Tuesday, September 04, 2007

Wardman Park Hotel in Washington D.C.

This was where I spent many, many hours during my time in Washington D.C.. A great hotel with lots of history and elegance. The old Wardman Tower was once a place of residence and the rest of the facility was the hotel. That changed a few months after I started and I remember the stories of Dwight Eisenhower living there for a time.

Truly a remarkable place to stay during a visit to Washington and with the upper rooms you get a great view of the city.

They also have an amazing variety of foods on the same block which also has a Metro stop. Very convenient and elegant.

Wardman Park hotel
2660 Woodley Road, NW
Washington, District Of Columbia 20008

Build It and They Will Come
The Life and Times of Harry Wardman (1872-1938)

When real estate agents describe their listings in Northwest Washington, they are always happy to add "It's a Wardman", if the house or apartment building was built by Harry Wardman. He was one of the greatest of all Washington real estate developers, and his name is associated with a high quality of design and materials. So great is his legacy that some houses are "Wardman Wannabe's", who’s past owners pretended they were built by Wardman, when in fact they weren't. Since Harry Wardman was responsible for building some 80,000 housing units from the early 1900's to 1938, the real thing can be found all over the city, in neighborhoods such as Columbia Heights, Brightwood, Woodley and Kalorama.

Born in England, Harry Wardman came to this country by accident. At he age of 17, he stowed away on a ship bound from London to Australia. When he was discovered, he was put off the ship in the nearest port, which happened to be New York City. He worked his way to Philadelphia, then on to Washington, DC, where he began to work for construction companies. From these modest beginnings, he became the biggest, most influential builder in the District of Columbia. His work spanned three decades, including over 4000 single-family houses, 12 office buildings, 2 embassies, 1 parking garage, 8 hotels, 2 clubs, 2 hospital annexes and 400 apartment buildings!

He built the Northumberland, the Dresden, the Hay-Adams Hotel, the Jefferson Hotel, the St. Regis, and the British Embassy. He built elaborate, expensive buildings and he built low cost housing. Harry Wardman wasn't shy about his talent or his success. When he built seven buildings on R street, between 14th and 15th, he had the first letter of each building spell out his name: W-A-R-D-M-A-N. Ten years later, Morris Cafritz followed suit with seven buildings on Spring Street NW that spelled out C-A-F-R-I-T-Z. Wardman was responsible, more than any other developer, for turning Washington from a city of rooming houses to a city of apartment buildings, most of which were later converted to condominiums in the 1970's.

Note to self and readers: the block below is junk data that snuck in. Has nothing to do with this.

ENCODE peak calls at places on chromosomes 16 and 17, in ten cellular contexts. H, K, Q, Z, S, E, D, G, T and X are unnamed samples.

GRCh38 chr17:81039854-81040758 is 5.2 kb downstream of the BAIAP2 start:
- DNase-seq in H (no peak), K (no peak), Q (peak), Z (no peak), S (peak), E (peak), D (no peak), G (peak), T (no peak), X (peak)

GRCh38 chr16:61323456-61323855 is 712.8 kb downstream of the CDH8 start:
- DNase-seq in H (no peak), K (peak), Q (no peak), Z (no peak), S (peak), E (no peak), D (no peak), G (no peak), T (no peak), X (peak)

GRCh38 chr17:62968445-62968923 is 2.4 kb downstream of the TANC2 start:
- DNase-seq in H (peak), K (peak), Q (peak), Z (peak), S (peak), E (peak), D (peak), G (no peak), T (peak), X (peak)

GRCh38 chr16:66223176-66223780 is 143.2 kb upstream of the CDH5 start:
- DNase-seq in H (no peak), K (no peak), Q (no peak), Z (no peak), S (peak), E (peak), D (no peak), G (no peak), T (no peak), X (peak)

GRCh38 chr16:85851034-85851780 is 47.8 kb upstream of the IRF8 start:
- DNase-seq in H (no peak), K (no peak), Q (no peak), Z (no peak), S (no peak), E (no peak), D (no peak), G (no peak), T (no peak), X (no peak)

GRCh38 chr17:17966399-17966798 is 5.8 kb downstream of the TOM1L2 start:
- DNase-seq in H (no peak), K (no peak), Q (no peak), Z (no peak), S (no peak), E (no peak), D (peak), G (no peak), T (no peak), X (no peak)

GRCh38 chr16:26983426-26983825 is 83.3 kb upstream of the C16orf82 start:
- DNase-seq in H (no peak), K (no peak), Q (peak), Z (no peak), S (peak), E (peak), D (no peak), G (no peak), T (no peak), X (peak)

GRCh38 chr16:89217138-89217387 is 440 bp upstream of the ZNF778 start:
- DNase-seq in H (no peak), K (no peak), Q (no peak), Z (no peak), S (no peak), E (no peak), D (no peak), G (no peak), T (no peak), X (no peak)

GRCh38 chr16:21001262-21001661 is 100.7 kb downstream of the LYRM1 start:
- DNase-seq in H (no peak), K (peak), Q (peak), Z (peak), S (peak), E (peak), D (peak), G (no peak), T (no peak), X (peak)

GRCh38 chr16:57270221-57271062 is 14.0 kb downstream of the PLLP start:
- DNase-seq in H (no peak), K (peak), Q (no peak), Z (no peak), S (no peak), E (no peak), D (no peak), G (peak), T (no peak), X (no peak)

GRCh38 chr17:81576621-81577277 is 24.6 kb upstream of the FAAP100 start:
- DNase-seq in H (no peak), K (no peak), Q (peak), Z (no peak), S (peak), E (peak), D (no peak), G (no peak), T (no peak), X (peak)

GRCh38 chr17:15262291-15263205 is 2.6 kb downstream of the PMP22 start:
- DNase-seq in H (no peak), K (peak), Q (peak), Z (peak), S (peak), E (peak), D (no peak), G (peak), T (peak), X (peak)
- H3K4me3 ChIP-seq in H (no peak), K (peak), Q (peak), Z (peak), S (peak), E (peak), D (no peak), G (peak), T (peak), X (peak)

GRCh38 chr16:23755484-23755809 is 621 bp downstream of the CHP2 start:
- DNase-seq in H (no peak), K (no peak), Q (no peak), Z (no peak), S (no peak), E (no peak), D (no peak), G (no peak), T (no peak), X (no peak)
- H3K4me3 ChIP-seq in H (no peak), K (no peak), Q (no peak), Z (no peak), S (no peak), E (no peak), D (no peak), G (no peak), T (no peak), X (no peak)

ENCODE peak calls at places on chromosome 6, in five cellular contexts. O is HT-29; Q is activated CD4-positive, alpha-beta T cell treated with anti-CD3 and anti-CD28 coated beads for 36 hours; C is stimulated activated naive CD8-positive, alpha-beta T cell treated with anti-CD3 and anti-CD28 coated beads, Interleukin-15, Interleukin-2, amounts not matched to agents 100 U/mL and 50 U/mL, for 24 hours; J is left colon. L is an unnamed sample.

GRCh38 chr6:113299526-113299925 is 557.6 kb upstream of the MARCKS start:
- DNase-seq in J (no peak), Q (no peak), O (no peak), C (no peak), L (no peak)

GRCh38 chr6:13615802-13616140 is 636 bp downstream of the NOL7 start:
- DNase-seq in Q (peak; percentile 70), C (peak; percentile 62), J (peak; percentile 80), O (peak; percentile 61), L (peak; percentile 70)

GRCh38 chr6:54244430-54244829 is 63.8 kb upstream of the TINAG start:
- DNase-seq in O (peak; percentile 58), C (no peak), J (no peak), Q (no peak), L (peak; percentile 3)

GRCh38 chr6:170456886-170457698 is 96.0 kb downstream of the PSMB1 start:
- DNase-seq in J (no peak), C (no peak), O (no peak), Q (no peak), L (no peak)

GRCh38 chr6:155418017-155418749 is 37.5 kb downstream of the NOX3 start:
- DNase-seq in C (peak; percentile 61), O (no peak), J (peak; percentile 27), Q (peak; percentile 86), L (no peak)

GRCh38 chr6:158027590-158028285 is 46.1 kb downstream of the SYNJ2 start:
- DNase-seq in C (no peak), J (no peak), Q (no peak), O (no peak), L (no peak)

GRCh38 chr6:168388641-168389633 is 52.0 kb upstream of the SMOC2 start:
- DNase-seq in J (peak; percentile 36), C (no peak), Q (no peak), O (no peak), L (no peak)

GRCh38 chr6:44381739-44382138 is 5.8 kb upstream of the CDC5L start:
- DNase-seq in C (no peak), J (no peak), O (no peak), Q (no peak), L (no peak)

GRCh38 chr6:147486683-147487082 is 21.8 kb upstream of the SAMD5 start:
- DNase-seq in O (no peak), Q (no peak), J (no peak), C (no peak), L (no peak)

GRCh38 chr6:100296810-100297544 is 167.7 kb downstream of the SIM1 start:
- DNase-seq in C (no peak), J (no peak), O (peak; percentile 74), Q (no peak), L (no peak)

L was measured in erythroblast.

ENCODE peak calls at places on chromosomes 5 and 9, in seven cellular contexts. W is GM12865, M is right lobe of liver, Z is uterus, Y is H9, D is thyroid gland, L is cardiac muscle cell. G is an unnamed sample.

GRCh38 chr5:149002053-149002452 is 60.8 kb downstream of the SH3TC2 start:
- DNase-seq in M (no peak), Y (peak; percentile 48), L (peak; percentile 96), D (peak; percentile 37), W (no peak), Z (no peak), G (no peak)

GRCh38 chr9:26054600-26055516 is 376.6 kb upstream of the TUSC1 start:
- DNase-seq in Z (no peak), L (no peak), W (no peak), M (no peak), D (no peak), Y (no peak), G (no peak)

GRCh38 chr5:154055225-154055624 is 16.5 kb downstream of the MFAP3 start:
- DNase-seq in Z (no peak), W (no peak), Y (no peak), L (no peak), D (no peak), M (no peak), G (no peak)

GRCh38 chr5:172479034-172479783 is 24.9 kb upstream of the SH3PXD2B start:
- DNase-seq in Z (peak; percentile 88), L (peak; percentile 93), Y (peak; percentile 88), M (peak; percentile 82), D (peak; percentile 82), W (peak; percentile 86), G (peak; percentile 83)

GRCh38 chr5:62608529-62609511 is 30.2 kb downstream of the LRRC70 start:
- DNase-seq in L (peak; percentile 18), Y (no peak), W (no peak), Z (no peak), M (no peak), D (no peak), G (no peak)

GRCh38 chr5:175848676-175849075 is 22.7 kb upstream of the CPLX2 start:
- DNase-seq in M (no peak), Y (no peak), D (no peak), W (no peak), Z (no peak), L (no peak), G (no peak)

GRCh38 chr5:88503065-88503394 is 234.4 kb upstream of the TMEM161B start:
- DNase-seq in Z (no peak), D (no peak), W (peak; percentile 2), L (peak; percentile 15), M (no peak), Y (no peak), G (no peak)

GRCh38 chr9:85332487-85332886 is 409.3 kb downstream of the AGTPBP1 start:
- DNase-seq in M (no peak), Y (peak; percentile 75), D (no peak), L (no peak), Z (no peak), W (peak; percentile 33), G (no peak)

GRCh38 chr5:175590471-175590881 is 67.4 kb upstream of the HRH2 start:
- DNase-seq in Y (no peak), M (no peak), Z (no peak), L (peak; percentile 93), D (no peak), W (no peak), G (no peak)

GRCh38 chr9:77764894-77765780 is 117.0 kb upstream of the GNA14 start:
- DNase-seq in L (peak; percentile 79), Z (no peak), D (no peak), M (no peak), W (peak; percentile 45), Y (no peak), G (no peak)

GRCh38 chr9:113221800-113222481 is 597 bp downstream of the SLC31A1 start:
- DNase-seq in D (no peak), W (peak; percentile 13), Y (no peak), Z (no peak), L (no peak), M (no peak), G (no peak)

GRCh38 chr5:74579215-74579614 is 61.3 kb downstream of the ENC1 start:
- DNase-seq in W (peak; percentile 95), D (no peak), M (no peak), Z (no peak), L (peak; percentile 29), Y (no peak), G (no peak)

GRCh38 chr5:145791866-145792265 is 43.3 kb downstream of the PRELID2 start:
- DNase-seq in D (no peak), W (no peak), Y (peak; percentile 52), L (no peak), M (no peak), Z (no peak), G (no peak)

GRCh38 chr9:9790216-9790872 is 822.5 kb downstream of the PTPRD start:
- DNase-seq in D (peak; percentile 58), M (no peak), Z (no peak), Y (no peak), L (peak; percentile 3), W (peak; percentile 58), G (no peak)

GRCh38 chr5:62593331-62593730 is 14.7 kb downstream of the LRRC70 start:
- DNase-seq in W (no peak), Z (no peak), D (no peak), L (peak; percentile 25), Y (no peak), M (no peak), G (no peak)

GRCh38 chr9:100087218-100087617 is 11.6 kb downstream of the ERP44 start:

Of all the things he built, Harry Wardman considered his crowning glory to be the Wardman Park Hotel and the Wardman Tower, at the corner of Connecticut and Woodley. The hotel, which is now owned by Marriott, was called "Wardman's Folly" in 1916, while it was under construction. Critics said it was too far out of the city to be successful, but they were wrong. The hotel was soon filled to capacity. At the end of World War I, Washington's population increased greatly, and at that time, people lived in hotels much as they live in apartments today.

It was the largest and grandest hotel to be built in Washington, and one of the 10 largest in the country. Designed by Frank R. White, the building was patterned after "The Homestead" resort hotel in Hot Springs, Virginia. Among the special features were 1200 rooms, a 200' by 45' lobby, a dining room for 500, a Turkish bath, billiards room, drugstore and grocery.

In his book,"Capital Losses", James Goode describes just how far Wardman would go to pursue a project. When he decided to add a luxury apartment tower to the hotel, he tore down his own house, while his wife was visiting in Paris! He moved all the furniture out in 48 hours, tore down the elegant stucco manor house, and quickly set to work on the dream tower.

Over time, the Wardman Tower turned out to be everything Harry Wardman envisioned. No other place in Washington was home to as many famous people; a partial roster of resident s over the years includes Herbert Hoover, Dwight D. Eisenhower, Adlai Stevenson, John Foster Dulles, Perle Mesta, Clare Booth Luce, Dean Rusk, Barry Goldwater and Lyndon Johnson and Casper Weinberger.

Harry Wardman finished the apartment tower in 1928. Unfortunately, he paid more attention to the construction and design of his buildings than to his finances. The Depression found him cash-short and overextended. He lost all his vast real estate empire worth $30,000,000, and only managed to keep on building houses, because some of the land he owned had been deeded in his wife's name. He built more than 1000 houses in the 1930's, and was on his way to creating a second real estate empire, when he died of cancer in 1938. At the time of his death, he estimated that 10% of Washington's population lived in a "Wardman".
I found this story at
Real Estate Inc.

1 comment:

Anonymous said...

My husband, four year old and I just stayed at the Wardman Park Hotel. I loved the antiques in the hallways of the Wardman Tower. I felt as if I had stepped back in time and would spot a historical figure any moment. The antique door knobs in the center of the room doors, original carved moldings, and parquet floors were stunning. After staying there I am inspired to read all about the history of this hotel. I appreciate the insight provided on this site.